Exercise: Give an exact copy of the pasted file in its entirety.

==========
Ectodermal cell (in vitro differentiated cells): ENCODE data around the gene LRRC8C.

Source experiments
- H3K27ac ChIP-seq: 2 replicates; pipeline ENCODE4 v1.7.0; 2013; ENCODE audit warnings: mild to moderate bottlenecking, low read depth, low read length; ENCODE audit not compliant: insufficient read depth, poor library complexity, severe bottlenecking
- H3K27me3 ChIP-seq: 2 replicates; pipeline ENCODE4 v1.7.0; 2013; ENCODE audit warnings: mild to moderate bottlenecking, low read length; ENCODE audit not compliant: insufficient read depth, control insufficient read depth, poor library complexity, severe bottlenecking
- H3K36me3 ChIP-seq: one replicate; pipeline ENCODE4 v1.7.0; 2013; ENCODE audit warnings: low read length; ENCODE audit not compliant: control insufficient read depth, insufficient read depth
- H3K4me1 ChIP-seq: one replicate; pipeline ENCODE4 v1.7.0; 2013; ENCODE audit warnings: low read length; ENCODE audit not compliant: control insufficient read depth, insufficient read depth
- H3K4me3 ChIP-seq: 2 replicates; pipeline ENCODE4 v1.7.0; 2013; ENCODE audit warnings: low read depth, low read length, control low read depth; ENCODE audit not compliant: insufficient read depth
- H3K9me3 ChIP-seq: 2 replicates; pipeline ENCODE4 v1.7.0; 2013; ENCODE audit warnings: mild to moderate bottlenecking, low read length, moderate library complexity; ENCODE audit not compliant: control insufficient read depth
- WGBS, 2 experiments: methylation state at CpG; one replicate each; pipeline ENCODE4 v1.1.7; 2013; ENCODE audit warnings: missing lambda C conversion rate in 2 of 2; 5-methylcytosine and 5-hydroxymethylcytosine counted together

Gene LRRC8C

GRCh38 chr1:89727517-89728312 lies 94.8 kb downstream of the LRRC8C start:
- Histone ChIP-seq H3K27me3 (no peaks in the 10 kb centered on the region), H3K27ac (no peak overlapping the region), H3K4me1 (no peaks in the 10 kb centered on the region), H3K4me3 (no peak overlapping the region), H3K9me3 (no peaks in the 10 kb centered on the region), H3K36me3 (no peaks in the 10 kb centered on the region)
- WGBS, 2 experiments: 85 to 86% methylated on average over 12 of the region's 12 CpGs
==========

Ectodermal cell (in vitro differentiated cells): ENCODE data around the gene LRRC8C.

Source experiments
- H3K27ac ChIP-seq: 2 replicates; pipeline ENCODE4 v1.7.0; 2013; ENCODE audit warnings: mild to moderate bottlenecking, low read depth, low read length; ENCODE audit not compliant: insufficient read depth, poor library complexity, severe bottlenecking
- H3K27me3 ChIP-seq: 2 replicates; pipeline ENCODE4 v1.7.0; 2013; ENCODE audit warnings: mild to moderate bottlenecking, low read length; ENCODE audit not compliant: insufficient read depth, control insufficient read depth, poor library complexity, severe bottlenecking
- H3K36me3 ChIP-seq: one replicate; pipeline ENCODE4 v1.7.0; 2013; ENCODE audit warnings: low read length; ENCODE audit not compliant: control insufficient read depth, insufficient read depth
- H3K4me1 ChIP-seq: one replicate; pipeline ENCODE4 v1.7.0; 2013; ENCODE audit warnings: low read length; ENCODE audit not compliant: control insufficient read depth, insufficient read depth
- H3K4me3 ChIP-seq: 2 replicates; pipeline ENCODE4 v1.7.0; 2013; ENCODE audit warnings: low read depth, low read length, control low read depth; ENCODE audit not compliant: insufficient read depth
- H3K9me3 ChIP-seq: 2 replicates; pipeline ENCODE4 v1.7.0; 2013; ENCODE audit warnings: mild to moderate bottlenecking, low read length, moderate library complexity; ENCODE audit not compliant: control insufficient read depth
- WGBS, 2 experiments: methylation state at CpG; one replicate each; pipeline ENCODE4 v1.1.7; 2013; ENCODE audit warnings: missing lambda C conversion rate in 2 of 2; 5-methylcytosine and 5-hydroxymethylcytosine counted together

Gene LRRC8C

GRCh38 chr1:89727517-89728312 lies 94.8 kb downstream of the LRRC8C start:
- Histone ChIP-seq H3K27me3 (no peaks in the 10 kb centered on the region), H3K27ac (no peak overlapping the region), H3K4me1 (no peaks in the 10 kb centered on the region), H3K4me3 (no peak overlapping the region), H3K9me3 (no peaks in the 10 kb centered on the region), H3K36me3 (no peaks in the 10 kb centered on the region)
- WGBS, 2 experiments: 85 to 86% methylated on average over 12 of the region's 12 CpGs